|Muskegon County, Michigan|
Muskegon County Courthouse
Location in the state of Michigan
Michigan's location in the U.S.
|Named for||Muskegon River|
|Largest city||Norton Shores (area), Muskegon (population)|
1,460 sq mi (3,781 km²)
499 sq mi (1,292 km²)
961 sq mi (2,489 km²), 66%
345/sq mi (133/km²)
|Time zone||Eastern: UTC-5/-4|
Muskegon County comprises the Muskegon, MI Metropolitan Statistical Area, which is part of the larger Grand Rapids-Kentwood-Muskegon, MI Combined Statistical Area. The White River flows through the county to its mouth at Lake Michigan.
- 1 History
- 2 Geography
- 3 Demographics
- 4 Government
- 5 Education
- 6 Historical markers
- 7 Communities
- 8 See also
- 9 References
- 10 Further reading
- 11 External links
Around 1812, Jean Baptiste Recollect and Pierre Constant set up trading posts in the area. By the Treaty of Washington (1836), Native Americans ceded parts of Michigan, including future Muskegon County, to the United States. This opened up the area to greater settlement by European Americans, who developed farms.
Prior to 1859, the majority of Muskegon County was part of Ottawa County (the Southern three quarters). Grand Haven served as the County Seat of this combined County, and still serves as the Ottawa County seat today.
Muskegon County was organized in 1859. Its name is from the Muskegon River, which runs through it and empties into Muskegon Lake and subsequently flows into Lake Michigan. The word "Muskegon" comes from the Ojibwa/Chippewa word mashkig, meaning "marsh" or "swamp". See List of Michigan county name etymologies.
Bodies of water
- White Lake
- White River
- Muskegon Lake
- Muskegon River
- Mona Lake
- Little Black Lake
- Little Blue Lake
- Wolf Lake
- Fox Lake
- Big Blue Lake
- Bear Lake
- Duck Lake
- Twin Lake
National protected area
- Manistee National Forest (part)
- US 31
BUS US 31 (Muskegon)
BUS US 31 (Whitehall-Montague)
- Oceana County, Michigan - north
- Newaygo County, Michigan - northeast
- Kent County, Michigan - east
- Ottawa County, Michigan - east
- Ottawa County, Michigan - south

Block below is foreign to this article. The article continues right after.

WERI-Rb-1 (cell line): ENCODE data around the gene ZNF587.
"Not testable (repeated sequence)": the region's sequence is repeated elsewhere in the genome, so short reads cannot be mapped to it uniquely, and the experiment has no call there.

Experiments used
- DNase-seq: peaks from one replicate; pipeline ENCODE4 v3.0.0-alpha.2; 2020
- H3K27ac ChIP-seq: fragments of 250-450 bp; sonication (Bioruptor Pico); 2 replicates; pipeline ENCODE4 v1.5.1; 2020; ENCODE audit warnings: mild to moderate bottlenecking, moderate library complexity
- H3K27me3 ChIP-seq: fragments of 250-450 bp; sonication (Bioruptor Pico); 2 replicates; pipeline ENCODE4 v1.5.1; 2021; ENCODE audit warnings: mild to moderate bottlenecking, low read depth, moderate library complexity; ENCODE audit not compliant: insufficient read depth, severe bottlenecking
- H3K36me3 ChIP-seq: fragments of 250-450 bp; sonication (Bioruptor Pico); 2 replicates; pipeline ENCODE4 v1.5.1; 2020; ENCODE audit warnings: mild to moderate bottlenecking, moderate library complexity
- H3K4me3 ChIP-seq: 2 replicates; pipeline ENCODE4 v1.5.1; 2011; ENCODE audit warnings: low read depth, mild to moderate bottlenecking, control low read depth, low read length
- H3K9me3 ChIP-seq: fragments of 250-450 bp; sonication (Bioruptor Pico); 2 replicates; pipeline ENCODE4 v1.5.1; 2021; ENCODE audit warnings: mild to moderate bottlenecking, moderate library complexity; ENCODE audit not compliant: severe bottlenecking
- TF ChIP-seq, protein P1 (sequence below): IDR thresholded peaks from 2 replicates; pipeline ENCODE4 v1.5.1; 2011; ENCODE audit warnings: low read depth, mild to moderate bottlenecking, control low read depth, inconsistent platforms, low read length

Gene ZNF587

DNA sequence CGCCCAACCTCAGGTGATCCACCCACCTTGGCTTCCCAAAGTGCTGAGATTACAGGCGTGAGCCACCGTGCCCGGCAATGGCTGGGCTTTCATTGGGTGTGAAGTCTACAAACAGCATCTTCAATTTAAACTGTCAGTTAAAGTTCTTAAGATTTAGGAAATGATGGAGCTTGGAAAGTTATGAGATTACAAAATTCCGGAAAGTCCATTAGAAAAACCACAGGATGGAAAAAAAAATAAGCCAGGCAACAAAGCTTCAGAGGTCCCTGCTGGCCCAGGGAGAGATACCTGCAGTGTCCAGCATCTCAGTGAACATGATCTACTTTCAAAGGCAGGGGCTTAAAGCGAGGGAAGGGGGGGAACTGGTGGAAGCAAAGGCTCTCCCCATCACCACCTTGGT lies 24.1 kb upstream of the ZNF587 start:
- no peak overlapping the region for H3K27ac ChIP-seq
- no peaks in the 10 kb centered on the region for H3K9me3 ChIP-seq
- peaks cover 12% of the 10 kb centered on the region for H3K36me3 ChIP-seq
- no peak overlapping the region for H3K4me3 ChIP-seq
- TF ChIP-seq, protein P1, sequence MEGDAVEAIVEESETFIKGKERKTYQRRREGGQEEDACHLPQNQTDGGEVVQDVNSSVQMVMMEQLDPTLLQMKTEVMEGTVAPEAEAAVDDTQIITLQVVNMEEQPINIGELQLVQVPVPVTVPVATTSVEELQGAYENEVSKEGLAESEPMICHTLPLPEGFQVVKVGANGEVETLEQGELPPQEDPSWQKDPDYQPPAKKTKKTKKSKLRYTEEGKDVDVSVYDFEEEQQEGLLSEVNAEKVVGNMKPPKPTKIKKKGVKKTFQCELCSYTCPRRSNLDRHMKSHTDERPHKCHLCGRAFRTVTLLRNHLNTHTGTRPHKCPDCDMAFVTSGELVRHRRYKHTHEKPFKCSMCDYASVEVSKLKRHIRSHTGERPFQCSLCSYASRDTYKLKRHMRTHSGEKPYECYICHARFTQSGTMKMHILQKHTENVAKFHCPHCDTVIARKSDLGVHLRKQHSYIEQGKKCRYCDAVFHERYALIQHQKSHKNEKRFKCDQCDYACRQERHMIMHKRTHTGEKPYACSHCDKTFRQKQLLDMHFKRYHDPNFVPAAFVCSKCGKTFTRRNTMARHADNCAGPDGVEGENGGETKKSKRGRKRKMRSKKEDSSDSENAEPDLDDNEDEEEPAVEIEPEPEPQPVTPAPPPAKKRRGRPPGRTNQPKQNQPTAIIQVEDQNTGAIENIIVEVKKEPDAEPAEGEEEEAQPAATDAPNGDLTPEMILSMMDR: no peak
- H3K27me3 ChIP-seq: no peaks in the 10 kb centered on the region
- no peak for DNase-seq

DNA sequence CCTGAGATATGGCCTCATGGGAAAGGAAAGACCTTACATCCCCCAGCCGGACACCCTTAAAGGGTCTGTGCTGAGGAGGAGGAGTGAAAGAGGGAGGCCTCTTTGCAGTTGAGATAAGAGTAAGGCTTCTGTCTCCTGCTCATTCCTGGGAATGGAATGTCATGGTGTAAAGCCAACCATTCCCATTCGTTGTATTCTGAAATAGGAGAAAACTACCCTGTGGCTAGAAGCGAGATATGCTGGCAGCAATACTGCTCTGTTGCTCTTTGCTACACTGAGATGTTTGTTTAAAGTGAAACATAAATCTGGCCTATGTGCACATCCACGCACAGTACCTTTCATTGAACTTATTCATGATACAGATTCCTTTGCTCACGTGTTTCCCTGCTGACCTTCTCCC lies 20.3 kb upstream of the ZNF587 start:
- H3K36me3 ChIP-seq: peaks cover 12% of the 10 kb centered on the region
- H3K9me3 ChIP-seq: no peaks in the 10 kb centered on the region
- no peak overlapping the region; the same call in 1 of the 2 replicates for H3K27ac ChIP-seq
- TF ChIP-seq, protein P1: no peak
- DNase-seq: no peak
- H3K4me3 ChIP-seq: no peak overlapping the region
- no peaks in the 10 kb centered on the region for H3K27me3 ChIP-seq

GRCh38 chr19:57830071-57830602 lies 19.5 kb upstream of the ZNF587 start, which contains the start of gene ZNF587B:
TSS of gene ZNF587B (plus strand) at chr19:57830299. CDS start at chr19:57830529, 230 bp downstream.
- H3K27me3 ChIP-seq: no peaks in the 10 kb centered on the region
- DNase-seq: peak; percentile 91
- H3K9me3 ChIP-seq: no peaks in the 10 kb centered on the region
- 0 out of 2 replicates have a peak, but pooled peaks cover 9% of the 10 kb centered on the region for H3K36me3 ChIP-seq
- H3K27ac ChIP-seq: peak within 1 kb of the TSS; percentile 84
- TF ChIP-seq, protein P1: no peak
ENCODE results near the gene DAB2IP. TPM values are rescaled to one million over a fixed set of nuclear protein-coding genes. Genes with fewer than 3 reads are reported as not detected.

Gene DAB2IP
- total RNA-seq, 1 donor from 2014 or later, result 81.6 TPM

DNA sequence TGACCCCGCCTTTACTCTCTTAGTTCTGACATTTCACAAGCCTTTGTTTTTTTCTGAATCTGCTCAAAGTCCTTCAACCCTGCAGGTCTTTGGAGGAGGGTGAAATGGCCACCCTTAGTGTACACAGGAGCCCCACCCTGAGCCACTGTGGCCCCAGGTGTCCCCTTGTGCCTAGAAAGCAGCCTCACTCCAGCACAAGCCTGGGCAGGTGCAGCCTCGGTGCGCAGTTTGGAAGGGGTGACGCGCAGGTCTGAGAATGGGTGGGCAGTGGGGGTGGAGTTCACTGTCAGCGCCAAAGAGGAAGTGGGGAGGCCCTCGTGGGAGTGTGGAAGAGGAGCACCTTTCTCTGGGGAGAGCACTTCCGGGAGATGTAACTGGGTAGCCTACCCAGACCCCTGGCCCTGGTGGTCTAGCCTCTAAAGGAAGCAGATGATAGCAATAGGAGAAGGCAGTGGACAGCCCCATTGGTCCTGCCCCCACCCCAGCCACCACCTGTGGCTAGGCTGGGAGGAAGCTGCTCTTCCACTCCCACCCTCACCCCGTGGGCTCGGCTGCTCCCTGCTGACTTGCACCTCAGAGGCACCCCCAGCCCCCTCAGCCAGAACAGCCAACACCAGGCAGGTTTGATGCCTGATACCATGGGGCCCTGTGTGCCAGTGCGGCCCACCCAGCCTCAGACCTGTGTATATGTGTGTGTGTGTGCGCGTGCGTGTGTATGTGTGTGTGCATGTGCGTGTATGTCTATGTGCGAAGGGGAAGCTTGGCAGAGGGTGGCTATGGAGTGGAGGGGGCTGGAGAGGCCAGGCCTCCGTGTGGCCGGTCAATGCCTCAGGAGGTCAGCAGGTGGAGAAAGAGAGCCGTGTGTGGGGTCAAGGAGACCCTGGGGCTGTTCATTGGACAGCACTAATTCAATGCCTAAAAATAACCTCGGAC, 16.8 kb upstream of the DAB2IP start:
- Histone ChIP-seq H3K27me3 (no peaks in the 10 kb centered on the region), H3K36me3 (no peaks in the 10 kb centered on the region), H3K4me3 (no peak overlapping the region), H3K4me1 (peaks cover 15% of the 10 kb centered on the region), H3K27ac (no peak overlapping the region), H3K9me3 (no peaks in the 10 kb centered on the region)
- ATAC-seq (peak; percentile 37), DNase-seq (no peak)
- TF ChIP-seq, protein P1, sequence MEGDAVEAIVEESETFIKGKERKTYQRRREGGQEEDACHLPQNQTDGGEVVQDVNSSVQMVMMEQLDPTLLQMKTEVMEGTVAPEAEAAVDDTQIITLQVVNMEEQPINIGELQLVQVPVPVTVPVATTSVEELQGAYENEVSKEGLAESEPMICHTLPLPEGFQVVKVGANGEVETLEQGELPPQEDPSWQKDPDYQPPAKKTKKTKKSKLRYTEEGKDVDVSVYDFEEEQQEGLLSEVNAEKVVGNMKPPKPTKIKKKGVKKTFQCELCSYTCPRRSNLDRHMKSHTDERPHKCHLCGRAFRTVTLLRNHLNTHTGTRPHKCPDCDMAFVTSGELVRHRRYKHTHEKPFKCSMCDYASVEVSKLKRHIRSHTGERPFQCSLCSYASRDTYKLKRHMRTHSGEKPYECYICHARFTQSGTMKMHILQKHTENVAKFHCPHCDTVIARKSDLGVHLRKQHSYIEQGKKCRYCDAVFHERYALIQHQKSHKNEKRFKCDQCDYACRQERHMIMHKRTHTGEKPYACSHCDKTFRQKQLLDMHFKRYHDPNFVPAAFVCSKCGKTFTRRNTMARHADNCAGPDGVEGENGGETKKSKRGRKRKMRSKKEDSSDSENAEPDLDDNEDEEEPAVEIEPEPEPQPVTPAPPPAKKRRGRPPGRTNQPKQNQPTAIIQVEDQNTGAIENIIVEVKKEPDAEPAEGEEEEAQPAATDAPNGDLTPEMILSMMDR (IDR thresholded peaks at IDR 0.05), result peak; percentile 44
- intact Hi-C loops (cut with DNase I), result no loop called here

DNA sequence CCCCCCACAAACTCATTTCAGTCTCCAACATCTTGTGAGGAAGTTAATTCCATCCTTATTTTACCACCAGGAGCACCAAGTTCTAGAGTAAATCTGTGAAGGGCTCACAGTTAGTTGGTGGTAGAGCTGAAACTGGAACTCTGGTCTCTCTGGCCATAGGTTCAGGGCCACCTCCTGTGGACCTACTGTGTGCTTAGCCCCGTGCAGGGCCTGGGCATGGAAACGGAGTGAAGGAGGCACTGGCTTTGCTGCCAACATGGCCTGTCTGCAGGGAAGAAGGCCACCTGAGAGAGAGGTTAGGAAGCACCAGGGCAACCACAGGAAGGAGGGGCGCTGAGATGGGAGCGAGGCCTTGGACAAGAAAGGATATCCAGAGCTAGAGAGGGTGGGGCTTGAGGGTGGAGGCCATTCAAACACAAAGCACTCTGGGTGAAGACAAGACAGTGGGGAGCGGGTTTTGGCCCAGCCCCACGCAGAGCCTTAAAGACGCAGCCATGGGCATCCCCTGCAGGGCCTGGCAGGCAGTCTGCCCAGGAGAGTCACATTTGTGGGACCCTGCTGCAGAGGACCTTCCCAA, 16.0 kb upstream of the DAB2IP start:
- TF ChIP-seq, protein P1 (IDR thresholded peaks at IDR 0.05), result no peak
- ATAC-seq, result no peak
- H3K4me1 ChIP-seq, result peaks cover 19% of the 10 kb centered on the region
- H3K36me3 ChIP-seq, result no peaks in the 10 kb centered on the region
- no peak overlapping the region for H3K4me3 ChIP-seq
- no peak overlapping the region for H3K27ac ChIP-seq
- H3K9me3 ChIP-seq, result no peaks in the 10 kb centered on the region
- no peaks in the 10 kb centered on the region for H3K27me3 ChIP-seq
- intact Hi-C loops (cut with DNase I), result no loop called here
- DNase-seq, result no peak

- Milwaukee County, Wisconsin - southwest
- Ozaukee County, Wisconsin - west
|U.S. Decennial Census|
As of the 2010 United States Census, there were 172,188 people living in the county. 77.4% were non-Hispanic White, 14.6% Black or African American, 0.6% Asian, 0.9% Native American, and 2.5% of two or more races. 4.8% were Hispanic or Latino (of any race).
As of the census of 2000, there were 170,200 people, 63,330 households, and 44,267 families living in the county. The population density was 334 people per square mile (129/km2). There were 68,556 housing units at an average density of 135 per square mile (52/km2). The racial makeup of the county was 81.25% White, 14.20% Black or African American, 0.82% Native American, 0.42% Asian, 0.01% Pacific Islander, 1.28% from other races, and 2.01% from two or more races. 3.53% of the population were Hispanic or Latino of any race. 17.2% were of German, 9.8% Dutch, 7.3% American, 7.2% English, 6.8% Irish and 5.5% Polish ancestry, 95.9% spoke English and 2.6% Spanish as their first language.
There were 63,330 households, of which 34.60% had children under the age of 18 living with them, 51.60% were married couples living together, 13.90% had a female householder with no husband present, and 30.10% were non-families. 25.20% of all households were made up of individuals, and 10.40% had someone living alone who was 65 years of age or older. The average household size was 2.59 and the average family size was 3.10.
In the county, the population was spread out, with 27.50% under the age of 18, 8.70% from 18 to 24, 29.00% from 25 to 44, 21.90% from 45 to 64, and 12.90% who were 65 years of age or older. The median age was 36 years. For every 100 females, there were 98.30 males. For every 100 females age 18 and over, there were 95.40 males.
The county's median household income was $38,008, and the median family income was $45,710. Males had a median income of $35,952 versus $25,430 for females. The per capita income for the county was $17,967. About 8.80% of families and 11.40% of the population were below the poverty line, including 16.00% of those under age 18 and 8.20% of those age 65 or over.
Prior to 1932, Muskegon County was a Republican Party stronghold in presidential elections, aside from 1912 where the split Republican vote primarily backed former president & third-party candidate Theodore Roosevelt. The county became a Republican-leaning swing county from 1932 to 1988, backing the national winner from 1920 to 1996 except for 1960 & 1976. Starting with the 1992 election, the county has consistently backed Democratic Party presidential candidates, usually by wide margins. In recent years, Muskegon County has become increasingly competitive, with Donald Trump very narrowly losing the county in both 2016 and 2020.
The county government operates the jail, maintains rural roads, operates the major local courts, keeps files of deeds and mortgages, maintains vital records, administers public health regulations, and participates with the state in the provision of welfare and other social services. The county board of commissioners controls the budget but has only limited authority to make laws or ordinances. In Michigan, most local government functions — police and fire, building and zoning, tax assessment, street maintenance, etc. — are the responsibility of individual cities and townships.